Karen and Larry Seibert
“I promised my husband that I’d continue his fight and I’d never stop until insurers are held accountable.”
Until my husband Larry was first diagnosed with esophageal cancer in 2013, he had never been sick a day in his life. He was a concert bassoonist and music was his life’s passion. I’d joke that if that instrument was a woman, I would have been jealous.
For three years following his first diagnosis, Larry was the picture of health. He was cancer-free following six weeks of radiation and chemotherapy. But in 2016, a routine check-up found that his cancer had returned in his esophagus, a lymph node, and left lung. We were in disbelief.
Larry and I were dismayed by the thought of being back on an emotional roller coaster of fear and dread. Larry’s doctor was adamant that he should have an esophagectomy and surgery to remove the lower left lobe of his lung. We had fought the surgery during the first go-round because it would end his ability to play the bassoon but now, we found ourselves face to face with our worst fears.
The esophagectomy would have resulted in the removal of Larry’s entire esophagus and the upper part of his stomach. That would mean an extensive recovery. Not to mention that the very operation the doctor claimed could save his life would virtually eliminate the music for which his heart beat.
The weekend after the diagnosis, a friend mentioned that his father had a Barrett’s esophagus and visited a doctor in Knoxville, Tennessee who made all the difference. We both thought this might make a difference for Larry, too, and decided to make the trip.
We found out during our visit to Provision Healthcare Proton Therapy Center that Larry was a candidate for proton therapy. The treatment would precisely target the bulk of its cancer-fighting proton energy on the cancerous cells while sparing Larry’s breathing capacity and avoiding the need for surgery. We were sold the minute his doctors said Larry would be back playing the bassoon in no time.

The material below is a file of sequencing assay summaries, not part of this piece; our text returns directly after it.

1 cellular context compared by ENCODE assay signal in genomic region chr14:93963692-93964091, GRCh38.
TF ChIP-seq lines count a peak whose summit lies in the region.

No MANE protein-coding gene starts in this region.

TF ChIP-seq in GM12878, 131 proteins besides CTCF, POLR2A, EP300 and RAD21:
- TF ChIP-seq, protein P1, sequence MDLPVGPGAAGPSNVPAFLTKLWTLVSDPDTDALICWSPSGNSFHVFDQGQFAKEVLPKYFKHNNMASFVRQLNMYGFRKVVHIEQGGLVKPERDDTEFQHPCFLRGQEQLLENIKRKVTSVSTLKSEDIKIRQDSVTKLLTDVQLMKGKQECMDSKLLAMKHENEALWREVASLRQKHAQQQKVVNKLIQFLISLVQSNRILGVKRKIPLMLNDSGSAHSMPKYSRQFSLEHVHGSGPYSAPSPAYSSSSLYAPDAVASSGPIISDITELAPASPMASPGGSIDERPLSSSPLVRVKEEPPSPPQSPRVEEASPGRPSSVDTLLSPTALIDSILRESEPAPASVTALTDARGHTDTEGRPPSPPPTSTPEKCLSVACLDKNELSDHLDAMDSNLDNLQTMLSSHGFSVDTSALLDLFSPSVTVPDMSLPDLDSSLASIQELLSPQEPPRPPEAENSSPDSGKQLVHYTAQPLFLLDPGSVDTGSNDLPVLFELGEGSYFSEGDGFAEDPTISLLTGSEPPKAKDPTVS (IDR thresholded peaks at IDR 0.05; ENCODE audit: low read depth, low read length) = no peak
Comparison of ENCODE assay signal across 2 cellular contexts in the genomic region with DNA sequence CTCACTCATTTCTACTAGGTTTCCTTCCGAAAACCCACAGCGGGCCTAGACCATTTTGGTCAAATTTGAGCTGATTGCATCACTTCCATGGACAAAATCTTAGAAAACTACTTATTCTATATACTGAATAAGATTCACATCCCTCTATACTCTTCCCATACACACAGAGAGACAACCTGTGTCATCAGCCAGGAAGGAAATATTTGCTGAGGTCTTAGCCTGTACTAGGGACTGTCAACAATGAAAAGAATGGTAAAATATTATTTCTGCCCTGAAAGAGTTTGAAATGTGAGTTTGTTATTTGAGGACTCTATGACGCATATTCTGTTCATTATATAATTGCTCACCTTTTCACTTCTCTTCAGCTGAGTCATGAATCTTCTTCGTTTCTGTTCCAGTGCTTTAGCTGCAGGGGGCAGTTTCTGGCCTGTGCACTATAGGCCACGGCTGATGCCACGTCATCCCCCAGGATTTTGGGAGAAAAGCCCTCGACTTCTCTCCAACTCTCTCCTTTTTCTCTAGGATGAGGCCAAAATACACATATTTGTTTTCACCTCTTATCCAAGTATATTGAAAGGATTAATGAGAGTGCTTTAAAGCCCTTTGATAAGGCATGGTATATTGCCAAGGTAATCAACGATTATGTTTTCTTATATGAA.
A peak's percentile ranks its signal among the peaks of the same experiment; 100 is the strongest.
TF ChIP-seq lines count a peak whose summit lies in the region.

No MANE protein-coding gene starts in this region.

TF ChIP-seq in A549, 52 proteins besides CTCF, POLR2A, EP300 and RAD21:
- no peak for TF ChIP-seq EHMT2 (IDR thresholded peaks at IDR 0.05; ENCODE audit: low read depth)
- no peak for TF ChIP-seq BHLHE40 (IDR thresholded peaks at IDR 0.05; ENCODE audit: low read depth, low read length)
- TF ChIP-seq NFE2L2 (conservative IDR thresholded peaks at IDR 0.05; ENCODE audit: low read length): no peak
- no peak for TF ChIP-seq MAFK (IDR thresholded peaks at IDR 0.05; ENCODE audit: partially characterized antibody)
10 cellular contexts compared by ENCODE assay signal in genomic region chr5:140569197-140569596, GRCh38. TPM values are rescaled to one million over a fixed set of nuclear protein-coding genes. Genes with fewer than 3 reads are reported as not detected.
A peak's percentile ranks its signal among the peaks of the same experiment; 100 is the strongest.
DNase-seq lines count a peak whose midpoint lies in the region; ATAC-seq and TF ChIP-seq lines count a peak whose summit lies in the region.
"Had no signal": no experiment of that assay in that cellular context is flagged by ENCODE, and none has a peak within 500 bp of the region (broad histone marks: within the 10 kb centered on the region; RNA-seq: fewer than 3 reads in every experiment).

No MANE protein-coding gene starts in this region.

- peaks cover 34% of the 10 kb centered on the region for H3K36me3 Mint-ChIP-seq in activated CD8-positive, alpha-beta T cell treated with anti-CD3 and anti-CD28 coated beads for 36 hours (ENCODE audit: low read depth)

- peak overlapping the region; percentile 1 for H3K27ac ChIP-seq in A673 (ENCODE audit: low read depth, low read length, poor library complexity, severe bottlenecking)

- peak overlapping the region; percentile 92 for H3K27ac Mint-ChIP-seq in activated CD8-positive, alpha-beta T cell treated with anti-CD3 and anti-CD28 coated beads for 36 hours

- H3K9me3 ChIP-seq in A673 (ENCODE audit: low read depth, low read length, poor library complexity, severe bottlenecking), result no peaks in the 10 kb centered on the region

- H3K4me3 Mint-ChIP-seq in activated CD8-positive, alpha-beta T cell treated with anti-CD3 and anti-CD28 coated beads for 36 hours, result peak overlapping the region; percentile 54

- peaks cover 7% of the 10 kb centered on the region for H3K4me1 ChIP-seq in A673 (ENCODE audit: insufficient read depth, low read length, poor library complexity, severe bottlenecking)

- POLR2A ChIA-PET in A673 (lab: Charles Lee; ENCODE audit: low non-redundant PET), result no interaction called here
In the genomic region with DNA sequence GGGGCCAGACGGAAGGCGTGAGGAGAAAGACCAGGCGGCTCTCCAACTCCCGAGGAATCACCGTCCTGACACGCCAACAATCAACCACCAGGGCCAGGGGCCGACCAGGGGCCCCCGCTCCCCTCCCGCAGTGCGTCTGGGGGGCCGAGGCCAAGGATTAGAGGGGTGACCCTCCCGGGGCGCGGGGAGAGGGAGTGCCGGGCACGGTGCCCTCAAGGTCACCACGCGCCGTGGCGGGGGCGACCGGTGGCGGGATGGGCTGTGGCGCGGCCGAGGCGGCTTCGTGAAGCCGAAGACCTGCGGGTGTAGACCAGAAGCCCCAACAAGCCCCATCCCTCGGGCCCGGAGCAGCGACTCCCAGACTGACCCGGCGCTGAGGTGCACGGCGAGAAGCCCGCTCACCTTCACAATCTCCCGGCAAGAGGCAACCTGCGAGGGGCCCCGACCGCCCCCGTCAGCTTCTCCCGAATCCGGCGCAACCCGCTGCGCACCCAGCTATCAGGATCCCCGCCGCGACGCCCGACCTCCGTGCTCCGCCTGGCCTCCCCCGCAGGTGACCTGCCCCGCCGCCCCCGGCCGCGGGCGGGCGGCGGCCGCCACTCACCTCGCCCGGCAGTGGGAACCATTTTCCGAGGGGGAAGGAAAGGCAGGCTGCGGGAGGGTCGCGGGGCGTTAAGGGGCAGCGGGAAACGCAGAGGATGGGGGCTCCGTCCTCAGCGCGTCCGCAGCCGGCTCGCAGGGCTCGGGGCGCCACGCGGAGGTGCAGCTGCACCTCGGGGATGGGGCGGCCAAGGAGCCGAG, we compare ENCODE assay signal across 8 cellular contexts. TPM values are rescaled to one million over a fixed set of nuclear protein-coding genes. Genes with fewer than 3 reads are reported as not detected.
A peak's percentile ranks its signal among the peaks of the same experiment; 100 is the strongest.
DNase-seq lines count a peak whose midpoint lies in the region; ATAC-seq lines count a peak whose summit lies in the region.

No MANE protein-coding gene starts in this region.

The Provision staff warned us that insurance companies often deny the treatment, but we were assured that fighting insurers for a patient’s access to proton therapy was nothing new. Plus, it was a no-brainer: proton therapy was both cheaper than an esophagectomy and was in Larry’s best interest. Unfortunately, that didn’t matter to our insurer Cigna.
Thus began a fight that would last six months and would take an unimaginable toll on Larry’s life. The denials from Cigna just kept coming. Our doctors did everything they could but our insurer had other plans. The Cigna representatives who reviewed the appeal didn’t specialize in Larry’s cancer and were not knowledgeable about proton therapy. In fact, the second person from Cigna to review – and again deny – Larry’s appeal was a gynecologist.
During one of our visits to Provision, they suggested that we call our state department of insurance and file a complaint against the insurance company as well as call or write our members of Congress and anyone else we could think of that might be able to help our cause. I made it my mission to contact everyone I could. I filed a complaint with the Department of Insurance, as suggested, and crafted a letter to every senator and member of Congress in Ohio as well as the vice president of the United States.
I did not think anyone would read my letter, let alone do anything to help, but I had to try. Three days after sending the letters, I received a phone call from Senator Sherrod Brown’s office.
The staff in his office asked that we follow up after the Department of Insurance reviewed the claim. So we waited. Finally, the department decided that Cigna had done nothing wrong but told us that they understood our plight. That’s when Senator Brown’s office said they would continue to fight for us and wouldn’t let Cigna off the hook.
Following three more denials and many frustrating conversations, we were down to the second and final external appeal. Finally, on August 10, 2016, we won our fight against Cigna; Larry was approved to receive proton therapy.
Winning this fight was bittersweet. It took so long to get the approval that, in the interim, Larry’s cancer had metastasized to his bones. It was a hard pill to swallow, especially when Larry’s oncologist said that his cancer may not have spread had his treatment not been delayed. Larry was a fighter and we began proton therapy as soon as we could, but it was too late. Larry lost his fight when the cancer spread to his brain. He died on January 28, 2017.
I promised my husband that I’d continue his fight and I’d never stop until insurers are held accountable. When you love someone as I loved my Larry, you are willing to fight to the ends of the earth, and that’s what I’m prepared to do.